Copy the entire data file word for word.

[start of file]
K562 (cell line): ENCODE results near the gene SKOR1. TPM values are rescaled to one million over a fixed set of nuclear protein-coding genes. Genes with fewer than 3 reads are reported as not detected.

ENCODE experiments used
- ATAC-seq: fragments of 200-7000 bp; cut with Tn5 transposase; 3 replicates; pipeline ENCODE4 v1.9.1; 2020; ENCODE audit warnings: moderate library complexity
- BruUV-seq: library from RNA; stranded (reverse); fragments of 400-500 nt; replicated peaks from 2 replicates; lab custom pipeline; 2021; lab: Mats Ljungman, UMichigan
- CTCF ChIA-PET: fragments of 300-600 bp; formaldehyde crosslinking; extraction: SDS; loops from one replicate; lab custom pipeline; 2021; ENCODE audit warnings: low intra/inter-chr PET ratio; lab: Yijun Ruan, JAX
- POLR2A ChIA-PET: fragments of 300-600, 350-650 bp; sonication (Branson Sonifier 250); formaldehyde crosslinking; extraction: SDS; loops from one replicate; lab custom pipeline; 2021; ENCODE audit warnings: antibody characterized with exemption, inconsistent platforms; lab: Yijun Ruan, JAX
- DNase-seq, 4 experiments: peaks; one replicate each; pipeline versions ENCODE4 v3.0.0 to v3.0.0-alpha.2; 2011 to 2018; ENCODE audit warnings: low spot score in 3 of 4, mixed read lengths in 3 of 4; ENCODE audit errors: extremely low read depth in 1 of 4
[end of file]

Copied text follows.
K562 (cell line): ENCODE results near the gene SKOR1. TPM values are rescaled to one million over a fixed set of nuclear protein-coding genes. Genes with fewer than 3 reads are reported as not detected.

ENCODE experiments used
- ATAC-seq: fragments of 200-7000 bp; cut with Tn5 transposase; 3 replicates; pipeline ENCODE4 v1.9.1; 2020; ENCODE audit warnings: moderate library complexity
- BruUV-seq: library from RNA; stranded (reverse); fragments of 400-500 nt; replicated peaks from 2 replicates; lab custom pipeline; 2021; lab: Mats Ljungman, UMichigan
- CTCF ChIA-PET: fragments of 300-600 bp; formaldehyde crosslinking; extraction: SDS; loops from one replicate; lab custom pipeline; 2021; ENCODE audit warnings: low intra/inter-chr PET ratio; lab: Yijun Ruan, JAX
- POLR2A ChIA-PET: fragments of 300-600, 350-650 bp; sonication (Branson Sonifier 250); formaldehyde crosslinking; extraction: SDS; loops from one replicate; lab custom pipeline; 2021; ENCODE audit warnings: antibody characterized with exemption, inconsistent platforms; lab: Yijun Ruan, JAX
- DNase-seq, 4 experiments: peaks; one replicate each; pipeline versions ENCODE4 v3.0.0 to v3.0.0-alpha.2; 2011 to 2018; ENCODE audit warnings: low spot score in 3 of 4, mixed read lengths in 3 of 4; ENCODE audit errors: extremely low read depth in 1 of 4